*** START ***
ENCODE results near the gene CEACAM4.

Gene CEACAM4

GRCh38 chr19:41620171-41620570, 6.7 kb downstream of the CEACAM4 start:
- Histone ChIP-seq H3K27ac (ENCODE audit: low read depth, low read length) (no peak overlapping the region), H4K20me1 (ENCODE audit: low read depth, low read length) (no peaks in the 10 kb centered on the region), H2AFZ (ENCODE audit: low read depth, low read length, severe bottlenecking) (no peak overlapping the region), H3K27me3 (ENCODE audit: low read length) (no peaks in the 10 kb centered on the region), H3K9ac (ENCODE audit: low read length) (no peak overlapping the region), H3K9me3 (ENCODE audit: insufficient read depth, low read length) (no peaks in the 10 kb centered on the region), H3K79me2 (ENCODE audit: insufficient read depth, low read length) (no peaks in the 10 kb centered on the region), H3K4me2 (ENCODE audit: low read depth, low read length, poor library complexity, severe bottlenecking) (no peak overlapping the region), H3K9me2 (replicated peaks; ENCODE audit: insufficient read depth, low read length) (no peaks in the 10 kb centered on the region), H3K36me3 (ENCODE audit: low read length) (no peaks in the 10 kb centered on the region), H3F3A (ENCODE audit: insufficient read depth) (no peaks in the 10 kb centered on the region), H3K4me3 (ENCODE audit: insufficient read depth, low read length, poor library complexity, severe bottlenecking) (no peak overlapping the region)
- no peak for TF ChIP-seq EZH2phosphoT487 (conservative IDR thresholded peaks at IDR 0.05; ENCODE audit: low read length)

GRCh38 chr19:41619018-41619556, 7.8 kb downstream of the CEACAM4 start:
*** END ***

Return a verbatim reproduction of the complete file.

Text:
ENCODE results near the gene CEACAM4.

Gene CEACAM4

GRCh38 chr19:41620171-41620570, 6.7 kb downstream of the CEACAM4 start:
- Histone ChIP-seq H3K27ac (ENCODE audit: low read depth, low read length) (no peak overlapping the region), H4K20me1 (ENCODE audit: low read depth, low read length) (no peaks in the 10 kb centered on the region), H2AFZ (ENCODE audit: low read depth, low read length, severe bottlenecking) (no peak overlapping the region), H3K27me3 (ENCODE audit: low read length) (no peaks in the 10 kb centered on the region), H3K9ac (ENCODE audit: low read length) (no peak overlapping the region), H3K9me3 (ENCODE audit: insufficient read depth, low read length) (no peaks in the 10 kb centered on the region), H3K79me2 (ENCODE audit: insufficient read depth, low read length) (no peaks in the 10 kb centered on the region), H3K4me2 (ENCODE audit: low read depth, low read length, poor library complexity, severe bottlenecking) (no peak overlapping the region), H3K9me2 (replicated peaks; ENCODE audit: insufficient read depth, low read length) (no peaks in the 10 kb centered on the region), H3K36me3 (ENCODE audit: low read length) (no peaks in the 10 kb centered on the region), H3F3A (ENCODE audit: insufficient read depth) (no peaks in the 10 kb centered on the region), H3K4me3 (ENCODE audit: insufficient read depth, low read length, poor library complexity, severe bottlenecking) (no peak overlapping the region)
- no peak for TF ChIP-seq EZH2phosphoT487 (conservative IDR thresholded peaks at IDR 0.05; ENCODE audit: low read length)

GRCh38 chr19:41619018-41619556, 7.8 kb downstream of the CEACAM4 start: